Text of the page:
Assembling near atomic resolution movies of biological molecules in action is a key goal of biological imaging using X-ray free electron lasers. Much progress has been made at existing facilities, however the MHz repetition rate of the European XFEL promises to hasten progress in this direction by vastly increasing the rate at which structures can be measured. Additionally, the bright X-ray pulses open up new modes of molecular imaging.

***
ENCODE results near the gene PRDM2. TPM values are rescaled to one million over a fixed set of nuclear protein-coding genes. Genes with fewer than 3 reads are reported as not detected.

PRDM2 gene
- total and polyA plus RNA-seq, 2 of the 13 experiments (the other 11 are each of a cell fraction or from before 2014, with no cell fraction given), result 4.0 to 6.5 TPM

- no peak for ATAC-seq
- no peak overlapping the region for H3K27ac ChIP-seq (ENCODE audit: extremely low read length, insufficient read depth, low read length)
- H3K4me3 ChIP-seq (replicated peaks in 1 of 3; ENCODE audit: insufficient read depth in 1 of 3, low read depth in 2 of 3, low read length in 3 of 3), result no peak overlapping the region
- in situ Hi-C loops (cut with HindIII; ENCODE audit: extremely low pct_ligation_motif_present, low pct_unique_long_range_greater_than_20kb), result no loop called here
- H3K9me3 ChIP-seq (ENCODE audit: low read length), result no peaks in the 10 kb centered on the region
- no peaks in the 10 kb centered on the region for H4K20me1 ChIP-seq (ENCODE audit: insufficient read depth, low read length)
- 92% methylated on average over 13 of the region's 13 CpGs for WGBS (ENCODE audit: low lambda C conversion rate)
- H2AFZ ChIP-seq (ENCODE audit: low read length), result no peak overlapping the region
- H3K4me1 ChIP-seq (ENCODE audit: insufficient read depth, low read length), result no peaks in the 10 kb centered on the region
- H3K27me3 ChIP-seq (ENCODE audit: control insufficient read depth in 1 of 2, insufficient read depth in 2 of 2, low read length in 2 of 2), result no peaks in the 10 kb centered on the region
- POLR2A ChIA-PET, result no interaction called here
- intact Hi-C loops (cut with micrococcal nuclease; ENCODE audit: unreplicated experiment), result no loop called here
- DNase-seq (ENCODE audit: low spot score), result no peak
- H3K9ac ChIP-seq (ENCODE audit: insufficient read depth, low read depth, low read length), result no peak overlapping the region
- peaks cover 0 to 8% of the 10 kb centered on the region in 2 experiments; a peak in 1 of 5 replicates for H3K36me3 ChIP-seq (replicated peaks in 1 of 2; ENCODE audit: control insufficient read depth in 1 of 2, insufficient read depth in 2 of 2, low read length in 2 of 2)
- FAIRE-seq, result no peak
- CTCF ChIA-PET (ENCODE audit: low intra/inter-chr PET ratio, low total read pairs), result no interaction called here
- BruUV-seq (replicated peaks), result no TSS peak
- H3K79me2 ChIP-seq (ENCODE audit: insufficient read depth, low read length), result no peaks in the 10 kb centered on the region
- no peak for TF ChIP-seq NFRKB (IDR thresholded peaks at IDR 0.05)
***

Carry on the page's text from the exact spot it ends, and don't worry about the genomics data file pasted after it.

First experiments at the European XFEL using MHz pulse trains at the SPB instrument took place in the second half of 2017. Preliminary results indicate that high quality structural data can be obtained using the MHz pulse trains, representing a significant step towards high throughput structural determination using the conventional serial crystallographic approach. Going beyond crystallography, a more challenging goal is obtaining structures from non-crystalline molecules or poorly diffracting crystals. We will describe the current status of non-crystalline X-ray molecular imaging using X-ray free electron lasers, and discuss the prospects of for single particle biomolecular imaging at higher pulse repetition rates.